The recipe’ and procedure I used was as follows:-



Before I start I wash the sails gently and iron out the creases, well Mrs W does.



Into a plastic bowl I poured 4 pints of hot water.



4 teaspoons of dye powder (virtually the whole packet) were dissolved in a 1 pint jug of near boiling water from the kettle.



This was added to the bowl followed by a dessert spoon of salt, and two dessert spoons of white vinegar.

The mixture was well stirred, and the sails added.



I am mindful that the jibs were coloured but were only lightly dressed so it was immersed first for only a few minutes.



I stirred the lugs around for approx 20 minutes which gave me the depth of colour I thought was ok.



The sails were then rinsed in cool water until the water ran all but clear.



They were then hand washed in warm water with a mild detergent added, rinsed, and put to dry flat on an old towel.




Still wet, the colour difference of the Jib reflects the much lighter dressing applied to this sail.




The sails have dried a little lighter in shade, and there is also a little shrinkage in the lug sails, no doubt due to their longer immersion in hot water.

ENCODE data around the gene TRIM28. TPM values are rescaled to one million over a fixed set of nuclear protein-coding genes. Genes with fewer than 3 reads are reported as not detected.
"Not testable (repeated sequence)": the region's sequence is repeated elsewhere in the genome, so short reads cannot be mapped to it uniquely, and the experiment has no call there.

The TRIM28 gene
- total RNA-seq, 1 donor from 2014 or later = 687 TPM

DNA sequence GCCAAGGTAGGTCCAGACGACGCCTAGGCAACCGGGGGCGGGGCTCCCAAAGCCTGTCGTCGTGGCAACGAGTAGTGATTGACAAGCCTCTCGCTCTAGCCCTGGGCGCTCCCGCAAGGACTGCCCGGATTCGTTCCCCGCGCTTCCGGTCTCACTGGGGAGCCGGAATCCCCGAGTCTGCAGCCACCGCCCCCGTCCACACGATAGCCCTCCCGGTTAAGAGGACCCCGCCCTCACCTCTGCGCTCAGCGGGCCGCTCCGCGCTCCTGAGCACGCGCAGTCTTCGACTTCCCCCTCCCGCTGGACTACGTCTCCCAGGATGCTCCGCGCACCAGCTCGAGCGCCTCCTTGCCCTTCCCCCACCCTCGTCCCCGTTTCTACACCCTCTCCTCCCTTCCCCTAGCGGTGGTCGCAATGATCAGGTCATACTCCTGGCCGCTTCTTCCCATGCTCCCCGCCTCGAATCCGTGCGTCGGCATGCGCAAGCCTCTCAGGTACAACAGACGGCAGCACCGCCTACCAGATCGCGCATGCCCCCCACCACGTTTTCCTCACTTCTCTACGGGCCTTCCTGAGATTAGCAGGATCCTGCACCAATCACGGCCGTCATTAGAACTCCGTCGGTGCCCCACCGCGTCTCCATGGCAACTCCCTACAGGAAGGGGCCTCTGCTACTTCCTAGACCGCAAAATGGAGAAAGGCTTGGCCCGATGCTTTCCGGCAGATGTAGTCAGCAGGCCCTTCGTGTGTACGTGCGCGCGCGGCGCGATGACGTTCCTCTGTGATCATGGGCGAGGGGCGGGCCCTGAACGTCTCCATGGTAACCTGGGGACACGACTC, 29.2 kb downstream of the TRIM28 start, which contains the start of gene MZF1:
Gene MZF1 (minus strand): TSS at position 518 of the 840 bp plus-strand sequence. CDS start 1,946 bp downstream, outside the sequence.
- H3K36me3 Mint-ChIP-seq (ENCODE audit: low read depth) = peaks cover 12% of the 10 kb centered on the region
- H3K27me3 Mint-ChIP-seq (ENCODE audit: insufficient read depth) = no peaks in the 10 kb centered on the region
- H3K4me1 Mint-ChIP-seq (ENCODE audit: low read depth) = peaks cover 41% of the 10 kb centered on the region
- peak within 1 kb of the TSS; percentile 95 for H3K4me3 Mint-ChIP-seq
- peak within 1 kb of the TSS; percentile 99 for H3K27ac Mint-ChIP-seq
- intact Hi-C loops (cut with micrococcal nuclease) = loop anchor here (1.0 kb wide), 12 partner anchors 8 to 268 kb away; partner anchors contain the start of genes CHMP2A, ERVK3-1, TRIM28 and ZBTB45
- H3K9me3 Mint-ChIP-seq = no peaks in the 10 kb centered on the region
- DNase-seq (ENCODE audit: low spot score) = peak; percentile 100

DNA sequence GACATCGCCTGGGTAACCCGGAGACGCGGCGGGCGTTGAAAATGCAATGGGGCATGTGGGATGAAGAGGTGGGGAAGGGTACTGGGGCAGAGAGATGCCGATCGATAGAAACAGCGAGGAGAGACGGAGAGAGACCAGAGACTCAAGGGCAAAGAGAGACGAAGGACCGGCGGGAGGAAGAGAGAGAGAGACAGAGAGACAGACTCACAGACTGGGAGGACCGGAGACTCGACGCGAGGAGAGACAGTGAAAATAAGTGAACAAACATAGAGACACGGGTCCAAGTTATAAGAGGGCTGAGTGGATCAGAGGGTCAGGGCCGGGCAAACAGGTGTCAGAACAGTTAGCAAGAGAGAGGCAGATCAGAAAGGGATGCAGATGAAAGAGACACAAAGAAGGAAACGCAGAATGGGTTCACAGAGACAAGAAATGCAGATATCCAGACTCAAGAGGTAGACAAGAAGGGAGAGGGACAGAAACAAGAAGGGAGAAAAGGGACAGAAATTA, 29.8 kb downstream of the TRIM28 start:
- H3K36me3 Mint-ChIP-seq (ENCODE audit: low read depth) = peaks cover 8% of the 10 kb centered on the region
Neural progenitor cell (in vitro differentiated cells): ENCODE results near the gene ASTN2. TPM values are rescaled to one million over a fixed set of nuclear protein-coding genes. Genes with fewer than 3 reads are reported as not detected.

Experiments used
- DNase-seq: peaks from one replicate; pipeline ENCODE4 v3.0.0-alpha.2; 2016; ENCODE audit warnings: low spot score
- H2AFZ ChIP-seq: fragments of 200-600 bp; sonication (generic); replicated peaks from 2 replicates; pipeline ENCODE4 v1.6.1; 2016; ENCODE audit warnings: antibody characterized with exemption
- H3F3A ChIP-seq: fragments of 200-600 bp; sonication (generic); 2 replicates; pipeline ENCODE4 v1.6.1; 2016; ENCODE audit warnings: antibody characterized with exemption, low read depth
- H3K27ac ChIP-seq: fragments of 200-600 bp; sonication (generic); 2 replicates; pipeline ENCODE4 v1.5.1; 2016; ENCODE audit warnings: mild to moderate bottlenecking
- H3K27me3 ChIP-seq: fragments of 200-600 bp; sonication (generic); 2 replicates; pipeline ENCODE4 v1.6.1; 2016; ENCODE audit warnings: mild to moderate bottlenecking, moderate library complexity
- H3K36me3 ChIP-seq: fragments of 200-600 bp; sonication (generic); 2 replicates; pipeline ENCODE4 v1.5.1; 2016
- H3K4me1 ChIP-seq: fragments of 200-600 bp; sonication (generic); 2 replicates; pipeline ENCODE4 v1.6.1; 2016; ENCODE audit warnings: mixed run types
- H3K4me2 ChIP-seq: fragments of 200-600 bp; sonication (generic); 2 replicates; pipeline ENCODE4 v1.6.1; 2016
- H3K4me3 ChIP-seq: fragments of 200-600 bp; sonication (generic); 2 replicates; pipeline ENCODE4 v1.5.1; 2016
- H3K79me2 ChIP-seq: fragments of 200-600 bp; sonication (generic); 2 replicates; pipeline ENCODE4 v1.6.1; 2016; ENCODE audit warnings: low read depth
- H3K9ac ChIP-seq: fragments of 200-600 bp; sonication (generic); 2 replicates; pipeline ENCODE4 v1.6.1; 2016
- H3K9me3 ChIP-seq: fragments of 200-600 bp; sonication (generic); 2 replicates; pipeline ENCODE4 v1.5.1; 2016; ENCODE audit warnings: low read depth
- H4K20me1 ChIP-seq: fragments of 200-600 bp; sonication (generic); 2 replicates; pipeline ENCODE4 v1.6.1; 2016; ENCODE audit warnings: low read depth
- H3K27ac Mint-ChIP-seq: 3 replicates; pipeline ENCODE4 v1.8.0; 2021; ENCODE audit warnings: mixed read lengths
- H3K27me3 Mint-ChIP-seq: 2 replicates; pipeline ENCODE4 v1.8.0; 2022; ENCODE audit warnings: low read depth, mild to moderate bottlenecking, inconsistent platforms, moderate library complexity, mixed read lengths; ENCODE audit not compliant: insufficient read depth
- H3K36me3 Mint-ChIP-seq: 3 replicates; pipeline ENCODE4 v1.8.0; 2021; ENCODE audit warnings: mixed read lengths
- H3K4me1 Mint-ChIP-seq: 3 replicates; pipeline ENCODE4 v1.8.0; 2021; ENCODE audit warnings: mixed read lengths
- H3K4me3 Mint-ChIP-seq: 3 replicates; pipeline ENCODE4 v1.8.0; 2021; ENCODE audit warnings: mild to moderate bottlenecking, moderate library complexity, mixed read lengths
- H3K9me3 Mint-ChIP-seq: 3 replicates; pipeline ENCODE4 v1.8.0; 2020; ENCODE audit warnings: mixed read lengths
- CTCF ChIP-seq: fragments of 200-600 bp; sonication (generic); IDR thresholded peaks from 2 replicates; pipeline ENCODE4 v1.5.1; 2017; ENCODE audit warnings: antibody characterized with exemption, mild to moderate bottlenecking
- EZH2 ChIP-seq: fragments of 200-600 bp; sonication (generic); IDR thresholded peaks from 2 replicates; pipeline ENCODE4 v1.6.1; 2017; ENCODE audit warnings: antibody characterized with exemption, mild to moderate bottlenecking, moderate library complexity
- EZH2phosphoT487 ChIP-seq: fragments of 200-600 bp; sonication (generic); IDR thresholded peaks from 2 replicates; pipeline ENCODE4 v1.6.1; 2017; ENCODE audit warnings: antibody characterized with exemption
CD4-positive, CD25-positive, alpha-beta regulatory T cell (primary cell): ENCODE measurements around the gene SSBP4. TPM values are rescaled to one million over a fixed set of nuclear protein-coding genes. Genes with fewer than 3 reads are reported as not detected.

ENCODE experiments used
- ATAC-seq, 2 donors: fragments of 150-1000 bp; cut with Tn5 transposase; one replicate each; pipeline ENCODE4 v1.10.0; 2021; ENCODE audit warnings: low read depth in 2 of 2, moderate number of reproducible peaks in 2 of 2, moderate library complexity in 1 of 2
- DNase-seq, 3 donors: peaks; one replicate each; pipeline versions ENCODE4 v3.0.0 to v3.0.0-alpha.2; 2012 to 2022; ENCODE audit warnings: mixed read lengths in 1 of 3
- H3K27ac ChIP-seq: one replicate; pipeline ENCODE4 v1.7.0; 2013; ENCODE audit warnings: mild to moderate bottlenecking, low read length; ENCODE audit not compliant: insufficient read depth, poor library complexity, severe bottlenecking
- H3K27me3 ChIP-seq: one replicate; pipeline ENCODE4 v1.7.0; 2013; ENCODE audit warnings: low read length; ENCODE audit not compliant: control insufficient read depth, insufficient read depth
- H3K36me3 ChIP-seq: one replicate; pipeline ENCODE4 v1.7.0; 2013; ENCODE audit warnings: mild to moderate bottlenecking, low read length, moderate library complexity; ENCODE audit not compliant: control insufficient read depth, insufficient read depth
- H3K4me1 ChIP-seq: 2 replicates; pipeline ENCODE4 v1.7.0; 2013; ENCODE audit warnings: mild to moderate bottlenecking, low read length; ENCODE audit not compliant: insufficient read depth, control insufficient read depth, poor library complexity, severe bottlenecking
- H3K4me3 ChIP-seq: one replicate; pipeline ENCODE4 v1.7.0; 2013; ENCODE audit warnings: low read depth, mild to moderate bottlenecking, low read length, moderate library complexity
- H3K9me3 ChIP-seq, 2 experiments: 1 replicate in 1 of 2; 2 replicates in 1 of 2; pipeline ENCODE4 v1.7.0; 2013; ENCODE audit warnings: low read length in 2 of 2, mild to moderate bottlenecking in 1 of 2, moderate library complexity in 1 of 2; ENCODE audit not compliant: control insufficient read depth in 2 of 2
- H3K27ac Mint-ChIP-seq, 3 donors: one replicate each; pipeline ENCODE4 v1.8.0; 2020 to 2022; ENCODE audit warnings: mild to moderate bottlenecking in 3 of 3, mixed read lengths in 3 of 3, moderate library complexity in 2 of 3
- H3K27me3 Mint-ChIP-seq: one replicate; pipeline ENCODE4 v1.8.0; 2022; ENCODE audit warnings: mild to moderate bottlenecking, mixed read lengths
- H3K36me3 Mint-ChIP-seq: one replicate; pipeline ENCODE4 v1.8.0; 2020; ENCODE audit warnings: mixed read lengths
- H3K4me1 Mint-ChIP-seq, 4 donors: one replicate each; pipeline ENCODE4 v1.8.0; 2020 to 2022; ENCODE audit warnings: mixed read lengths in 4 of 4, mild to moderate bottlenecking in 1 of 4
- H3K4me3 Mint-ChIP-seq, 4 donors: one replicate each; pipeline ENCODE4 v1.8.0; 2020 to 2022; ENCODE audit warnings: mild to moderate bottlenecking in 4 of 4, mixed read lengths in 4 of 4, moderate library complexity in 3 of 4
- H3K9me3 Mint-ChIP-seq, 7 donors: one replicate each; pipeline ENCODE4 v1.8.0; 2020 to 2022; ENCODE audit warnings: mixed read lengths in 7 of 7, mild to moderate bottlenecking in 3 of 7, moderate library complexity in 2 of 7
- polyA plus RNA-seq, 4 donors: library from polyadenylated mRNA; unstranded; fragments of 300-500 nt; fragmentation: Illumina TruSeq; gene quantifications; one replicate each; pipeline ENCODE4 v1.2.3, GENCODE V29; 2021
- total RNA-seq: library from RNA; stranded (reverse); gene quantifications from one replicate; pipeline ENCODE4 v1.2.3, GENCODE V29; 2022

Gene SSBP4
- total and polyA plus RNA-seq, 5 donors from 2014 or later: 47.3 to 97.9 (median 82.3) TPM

As with the Fifie sails the bolt ropes and seams have not taken the dye so I suspect they are of polyester. I tried samples of silk (Which took the dye) and polyester (Morope) which didn’t.


It looks like I will need to use a fine point waterproof marker to colour the bolt ropes and reduce the starkness of the white.


The seam stitches are more problematic as there is a high risk of overspill.




This concludes Part one of the sail saga.










Edited by Blue Ensign
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1 hour ago, Blue Ensign said:


Just the small matter of adding 268 14mm knotted lines to the sails. Wonderful.🙄

Oh man, I do not like those seemingly never ending, repetitive tasks that are common in ship modeling. The sails look wonderful and, although I'm sure it's not historically correct, I rather like seeing the contrast of the white stitching to the darker color of the sails. 

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After you do the 268 reefing ties, you could get a fine point Xylene technical marker in a dark brown color, and color the stitching.  It would be a pain, but it's achievable. All it would take would be a magnifier, and lot of time and patience. :)